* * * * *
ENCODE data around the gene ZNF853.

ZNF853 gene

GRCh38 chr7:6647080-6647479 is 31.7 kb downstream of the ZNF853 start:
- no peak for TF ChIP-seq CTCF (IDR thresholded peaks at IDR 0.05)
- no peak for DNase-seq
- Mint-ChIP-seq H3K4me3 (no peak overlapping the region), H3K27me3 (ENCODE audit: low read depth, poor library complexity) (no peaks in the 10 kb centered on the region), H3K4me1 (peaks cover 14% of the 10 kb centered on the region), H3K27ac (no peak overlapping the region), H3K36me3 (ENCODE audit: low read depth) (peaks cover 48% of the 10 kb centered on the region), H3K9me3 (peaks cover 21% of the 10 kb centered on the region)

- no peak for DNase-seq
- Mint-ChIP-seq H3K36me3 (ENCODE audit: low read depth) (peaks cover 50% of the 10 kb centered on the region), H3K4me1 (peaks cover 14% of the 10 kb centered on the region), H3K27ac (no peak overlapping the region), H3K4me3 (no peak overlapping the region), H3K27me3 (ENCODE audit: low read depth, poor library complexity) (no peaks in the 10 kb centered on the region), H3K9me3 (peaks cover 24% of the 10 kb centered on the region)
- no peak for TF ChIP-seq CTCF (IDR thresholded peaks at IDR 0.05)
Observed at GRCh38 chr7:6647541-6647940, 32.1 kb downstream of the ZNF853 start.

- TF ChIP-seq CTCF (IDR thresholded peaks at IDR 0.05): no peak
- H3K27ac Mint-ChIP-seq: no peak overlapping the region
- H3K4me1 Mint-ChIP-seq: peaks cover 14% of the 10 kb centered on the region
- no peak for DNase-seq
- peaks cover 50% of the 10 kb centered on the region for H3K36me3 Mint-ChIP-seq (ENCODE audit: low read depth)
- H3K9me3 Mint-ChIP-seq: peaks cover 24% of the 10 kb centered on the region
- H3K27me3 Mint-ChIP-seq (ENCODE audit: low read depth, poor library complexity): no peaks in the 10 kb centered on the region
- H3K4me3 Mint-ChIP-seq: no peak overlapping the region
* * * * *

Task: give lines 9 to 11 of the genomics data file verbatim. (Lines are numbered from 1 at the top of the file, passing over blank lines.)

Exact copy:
- no peak for TF ChIP-seq CTCF (IDR thresholded peaks at IDR 0.05)
Observed at GRCh38 chr7:6647541-6647940, 32.1 kb downstream of the ZNF853 start.

- TF ChIP-seq CTCF (IDR thresholded peaks at IDR 0.05): no peak